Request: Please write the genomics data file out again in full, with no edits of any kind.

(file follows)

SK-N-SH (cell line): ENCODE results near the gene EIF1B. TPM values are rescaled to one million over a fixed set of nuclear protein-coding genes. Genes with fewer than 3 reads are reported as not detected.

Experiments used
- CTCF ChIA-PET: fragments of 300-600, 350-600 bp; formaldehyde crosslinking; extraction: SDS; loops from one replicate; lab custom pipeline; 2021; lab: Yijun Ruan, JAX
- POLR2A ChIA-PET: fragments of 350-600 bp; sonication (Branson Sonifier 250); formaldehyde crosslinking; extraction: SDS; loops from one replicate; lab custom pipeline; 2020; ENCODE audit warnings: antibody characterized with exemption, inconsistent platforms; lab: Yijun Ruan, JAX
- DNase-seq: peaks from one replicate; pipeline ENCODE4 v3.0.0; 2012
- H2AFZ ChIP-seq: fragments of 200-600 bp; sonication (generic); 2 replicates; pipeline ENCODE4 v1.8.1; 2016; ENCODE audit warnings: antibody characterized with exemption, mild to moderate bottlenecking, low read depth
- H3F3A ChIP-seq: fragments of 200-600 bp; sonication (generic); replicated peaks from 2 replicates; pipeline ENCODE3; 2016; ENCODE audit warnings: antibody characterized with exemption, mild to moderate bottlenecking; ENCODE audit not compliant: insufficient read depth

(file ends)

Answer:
SK-N-SH (cell line): ENCODE results near the gene EIF1B. TPM values are rescaled to one million over a fixed set of nuclear protein-coding genes. Genes with fewer than 3 reads are reported as not detected.

Experiments used
- CTCF ChIA-PET: fragments of 300-600, 350-600 bp; formaldehyde crosslinking; extraction: SDS; loops from one replicate; lab custom pipeline; 2021; lab: Yijun Ruan, JAX
- POLR2A ChIA-PET: fragments of 350-600 bp; sonication (Branson Sonifier 250); formaldehyde crosslinking; extraction: SDS; loops from one replicate; lab custom pipeline; 2020; ENCODE audit warnings: antibody characterized with exemption, inconsistent platforms; lab: Yijun Ruan, JAX
- DNase-seq: peaks from one replicate; pipeline ENCODE4 v3.0.0; 2012
- H2AFZ ChIP-seq: fragments of 200-600 bp; sonication (generic); 2 replicates; pipeline ENCODE4 v1.8.1; 2016; ENCODE audit warnings: antibody characterized with exemption, mild to moderate bottlenecking, low read depth
- H3F3A ChIP-seq: fragments of 200-600 bp; sonication (generic); replicated peaks from 2 replicates; pipeline ENCODE3; 2016; ENCODE audit warnings: antibody characterized with exemption, mild to moderate bottlenecking; ENCODE audit not compliant: insufficient read depth